Outside intervention, of course, is no panacea. But the alternative is unchecked defiance, the best current example being Brian D’Arcy, head of the biggest union of L.A. Department of Water and Power (DWP) employees. For months, he has refused demands from city leaders, the courts, and the media that he turn over financial documents on two nonprofits that received $40 million from ratepayers. Even as he stonewalled, D’Arcy served on the Los Angeles 2020 Commission, a group of distinguished L.A. citizens, as they issued a report complaining about a lack of accountability in city government. Did I mention that defiance is a close cousin of shamelessness?

In Sterling’s case, it’s unclear whether other powerful Angelenos would have moved against him—even if they could have. For one thing, he’s got the kind of hallowed, homegrown personal narrative—poor kid from the Eastside (Boyle Heights) who becomes a Westside titan (real estate)—that buys plenty of second chances here. And Sterling bought social status by becoming a major player in the phony, philanthropic Beverly Hills hotel chicken dinners that always make rich people look charitable and sometimes raise money for a good cause.

By handing out money to many different people and organizations across all lines of geography, cause, and ethnicity, Sterling incentivized much of Los Angeles to ignore his racism. Among those who looked the other way for years was the Los Angeles chapter of the NAACP, which was about to give him a second lifetime achievement award when the recent news broke. It didn’t hurt Sterling that he advertised his charitable exploits in the L.A. Times, a paper that has portrayed him more as creepy uncle than as unrepentant racist.

This particular moment has exposed the underbelly of Southern California’s open culture. Weak institutions and weak leadership free people here to do as they please and be who they are. But when someone powerful does real damage to Los Angeles and its reputation, there’s no one able and willing to protect us.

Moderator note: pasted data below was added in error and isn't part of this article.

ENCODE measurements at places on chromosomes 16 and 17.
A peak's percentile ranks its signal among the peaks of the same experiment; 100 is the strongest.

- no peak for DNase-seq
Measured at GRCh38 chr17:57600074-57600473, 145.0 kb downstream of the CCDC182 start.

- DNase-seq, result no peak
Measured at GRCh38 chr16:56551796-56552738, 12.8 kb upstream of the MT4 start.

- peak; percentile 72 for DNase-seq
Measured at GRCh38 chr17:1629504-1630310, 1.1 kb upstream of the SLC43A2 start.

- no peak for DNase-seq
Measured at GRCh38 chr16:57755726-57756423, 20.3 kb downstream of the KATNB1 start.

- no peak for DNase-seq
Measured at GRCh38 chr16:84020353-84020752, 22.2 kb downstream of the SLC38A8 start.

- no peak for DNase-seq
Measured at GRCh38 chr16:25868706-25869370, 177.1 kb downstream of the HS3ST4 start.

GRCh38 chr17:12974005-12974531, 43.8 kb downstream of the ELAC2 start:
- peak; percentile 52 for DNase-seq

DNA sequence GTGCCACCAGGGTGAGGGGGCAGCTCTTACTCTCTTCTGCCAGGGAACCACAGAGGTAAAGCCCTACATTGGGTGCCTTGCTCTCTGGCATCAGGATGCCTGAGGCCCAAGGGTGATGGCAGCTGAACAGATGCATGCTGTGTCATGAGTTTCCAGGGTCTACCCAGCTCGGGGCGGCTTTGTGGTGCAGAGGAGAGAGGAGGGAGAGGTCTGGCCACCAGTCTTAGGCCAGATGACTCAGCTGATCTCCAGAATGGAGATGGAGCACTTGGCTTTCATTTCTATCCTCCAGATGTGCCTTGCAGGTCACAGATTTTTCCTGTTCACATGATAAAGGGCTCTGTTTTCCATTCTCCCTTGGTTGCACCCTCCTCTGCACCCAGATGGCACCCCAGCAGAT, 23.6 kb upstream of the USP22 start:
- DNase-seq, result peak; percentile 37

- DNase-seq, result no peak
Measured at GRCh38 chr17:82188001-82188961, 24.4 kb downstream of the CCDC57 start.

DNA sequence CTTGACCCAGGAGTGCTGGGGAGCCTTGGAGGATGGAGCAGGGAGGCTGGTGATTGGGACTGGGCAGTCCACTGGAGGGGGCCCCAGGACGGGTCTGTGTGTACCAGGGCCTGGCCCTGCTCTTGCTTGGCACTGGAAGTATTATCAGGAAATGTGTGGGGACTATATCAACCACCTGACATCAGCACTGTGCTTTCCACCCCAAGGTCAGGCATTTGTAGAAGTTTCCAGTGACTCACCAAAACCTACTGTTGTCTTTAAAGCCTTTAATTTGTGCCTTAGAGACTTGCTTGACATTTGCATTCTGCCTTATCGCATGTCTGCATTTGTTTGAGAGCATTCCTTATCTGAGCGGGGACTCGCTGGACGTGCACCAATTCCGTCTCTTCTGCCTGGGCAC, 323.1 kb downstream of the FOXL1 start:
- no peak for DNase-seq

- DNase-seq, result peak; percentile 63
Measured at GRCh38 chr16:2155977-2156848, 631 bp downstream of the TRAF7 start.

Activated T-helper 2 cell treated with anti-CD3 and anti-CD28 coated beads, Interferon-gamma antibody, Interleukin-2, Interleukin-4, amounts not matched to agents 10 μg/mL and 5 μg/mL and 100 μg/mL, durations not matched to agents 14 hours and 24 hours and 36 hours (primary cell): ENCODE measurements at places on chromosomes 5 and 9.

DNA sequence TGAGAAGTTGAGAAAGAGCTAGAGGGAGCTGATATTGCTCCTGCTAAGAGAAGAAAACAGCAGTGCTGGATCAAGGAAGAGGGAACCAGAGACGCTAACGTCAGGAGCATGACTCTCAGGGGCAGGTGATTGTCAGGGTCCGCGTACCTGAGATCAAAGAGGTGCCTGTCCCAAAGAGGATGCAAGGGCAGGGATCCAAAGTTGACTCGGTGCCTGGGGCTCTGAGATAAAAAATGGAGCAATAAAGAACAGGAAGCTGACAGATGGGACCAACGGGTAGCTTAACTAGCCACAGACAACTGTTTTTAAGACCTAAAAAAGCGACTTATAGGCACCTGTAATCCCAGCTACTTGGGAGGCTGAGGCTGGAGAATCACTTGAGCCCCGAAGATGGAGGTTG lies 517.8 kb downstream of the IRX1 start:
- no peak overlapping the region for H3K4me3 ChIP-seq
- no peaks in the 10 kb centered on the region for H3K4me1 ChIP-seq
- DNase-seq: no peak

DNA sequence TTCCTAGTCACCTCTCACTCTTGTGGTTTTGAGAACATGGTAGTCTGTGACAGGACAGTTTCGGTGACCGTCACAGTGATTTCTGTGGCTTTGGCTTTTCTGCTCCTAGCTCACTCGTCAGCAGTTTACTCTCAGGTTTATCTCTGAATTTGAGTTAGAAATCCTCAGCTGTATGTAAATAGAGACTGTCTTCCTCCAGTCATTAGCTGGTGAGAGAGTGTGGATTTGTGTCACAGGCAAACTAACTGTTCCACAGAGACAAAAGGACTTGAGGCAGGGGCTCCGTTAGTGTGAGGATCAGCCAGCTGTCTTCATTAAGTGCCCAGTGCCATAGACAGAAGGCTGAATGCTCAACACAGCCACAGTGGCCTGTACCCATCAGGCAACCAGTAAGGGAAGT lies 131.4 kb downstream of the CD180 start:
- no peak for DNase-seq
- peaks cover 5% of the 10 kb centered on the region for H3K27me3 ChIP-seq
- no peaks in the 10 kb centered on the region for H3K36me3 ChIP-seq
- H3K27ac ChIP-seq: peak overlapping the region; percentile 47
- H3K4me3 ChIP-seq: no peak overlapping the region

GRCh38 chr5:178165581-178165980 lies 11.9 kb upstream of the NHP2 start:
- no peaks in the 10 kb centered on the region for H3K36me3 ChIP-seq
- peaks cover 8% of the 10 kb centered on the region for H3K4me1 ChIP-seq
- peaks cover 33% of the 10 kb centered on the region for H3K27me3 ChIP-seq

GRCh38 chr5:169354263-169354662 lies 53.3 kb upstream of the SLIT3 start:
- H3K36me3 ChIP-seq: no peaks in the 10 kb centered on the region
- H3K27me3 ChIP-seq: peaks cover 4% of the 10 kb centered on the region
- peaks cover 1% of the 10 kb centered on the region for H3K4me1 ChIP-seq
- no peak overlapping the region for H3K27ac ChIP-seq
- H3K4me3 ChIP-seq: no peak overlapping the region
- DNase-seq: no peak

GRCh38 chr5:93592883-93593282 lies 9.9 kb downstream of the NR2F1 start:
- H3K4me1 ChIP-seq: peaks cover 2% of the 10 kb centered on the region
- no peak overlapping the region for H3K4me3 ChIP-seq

Sterling’s conversation with his girlfriend—who, as a 30-year-old multiracial gold digger, was the perfect companion for the wealthy 80-year-old Los Angeles racist—was offensive and nonsensical. But Sterling did say one thing that hit close to home. When his girlfriend asked why he wouldn’t stand against racism in the world, Sterling said on the tape: “We don’t evaluate what’s right and wrong. We live in a society. We live in a culture. We have to live within that culture.”

For all the criticism of Sterling that you hear from Angelenos now, he is decidedly the product of Los Angeles culture. He thrived here. Now, he defines us.

  • Gary Phillips

    Well done.

  • Danny Goodman

    Yes. One of the best articles I’ve read here. Agreed. Our leadership in this city is too “politically correct” in a backwards sense. No censure or consequences for the most aggregious acts and too much lip service to “understanding” which is really turning a blind eye. But hope this strong position can apply to all Zocalo pieces, not just this Sterling story. In the past some Zocalo articles seemed to display the same sort of “understanding” when eyeing broken L.A. forces.

  • “It didn’t hurt Sterling that he advertised his charitable exploits in the L.A. Times, a paper that has portrayed him more as creepy uncle than as unrepentant racist.”

    I love/hate every word of this article because it’s a credible interpretation of Sterling World.